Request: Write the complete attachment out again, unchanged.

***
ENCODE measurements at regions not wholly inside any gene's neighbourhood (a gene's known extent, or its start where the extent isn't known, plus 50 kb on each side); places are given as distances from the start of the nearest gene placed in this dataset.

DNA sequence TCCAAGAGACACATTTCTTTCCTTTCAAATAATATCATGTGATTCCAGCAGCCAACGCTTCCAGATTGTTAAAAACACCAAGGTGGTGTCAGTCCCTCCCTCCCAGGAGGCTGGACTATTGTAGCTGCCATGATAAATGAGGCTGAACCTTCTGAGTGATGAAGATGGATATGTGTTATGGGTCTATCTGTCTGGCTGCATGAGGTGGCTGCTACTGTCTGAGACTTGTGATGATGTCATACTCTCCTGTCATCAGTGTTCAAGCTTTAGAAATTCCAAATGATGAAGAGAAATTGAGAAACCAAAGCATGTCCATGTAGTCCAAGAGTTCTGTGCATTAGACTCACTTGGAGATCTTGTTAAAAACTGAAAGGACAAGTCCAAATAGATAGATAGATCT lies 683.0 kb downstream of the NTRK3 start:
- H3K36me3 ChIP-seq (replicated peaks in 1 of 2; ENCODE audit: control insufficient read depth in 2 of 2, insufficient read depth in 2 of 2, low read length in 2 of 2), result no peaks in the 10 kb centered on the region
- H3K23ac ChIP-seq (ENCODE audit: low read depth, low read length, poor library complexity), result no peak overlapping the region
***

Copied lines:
ENCODE measurements at regions not wholly inside any gene's neighbourhood (a gene's known extent, or its start where the extent isn't known, plus 50 kb on each side); places are given as distances from the start of the nearest gene placed in this dataset.

DNA sequence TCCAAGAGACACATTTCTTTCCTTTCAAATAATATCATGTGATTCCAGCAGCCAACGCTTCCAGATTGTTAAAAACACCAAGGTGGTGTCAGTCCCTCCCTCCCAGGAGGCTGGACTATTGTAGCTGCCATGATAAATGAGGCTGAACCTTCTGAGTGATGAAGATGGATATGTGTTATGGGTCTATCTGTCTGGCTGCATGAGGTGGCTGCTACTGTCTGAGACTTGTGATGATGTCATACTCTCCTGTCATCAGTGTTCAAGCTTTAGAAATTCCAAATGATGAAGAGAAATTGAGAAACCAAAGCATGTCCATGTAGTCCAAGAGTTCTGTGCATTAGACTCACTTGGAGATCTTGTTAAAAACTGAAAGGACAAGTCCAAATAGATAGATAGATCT lies 683.0 kb downstream of the NTRK3 start:
- H3K36me3 ChIP-seq (replicated peaks in 1 of 2; ENCODE audit: control insufficient read depth in 2 of 2, insufficient read depth in 2 of 2, low read length in 2 of 2), result no peaks in the 10 kb centered on the region
- H3K23ac ChIP-seq (ENCODE audit: low read depth, low read length, poor library complexity), result no peak overlapping the region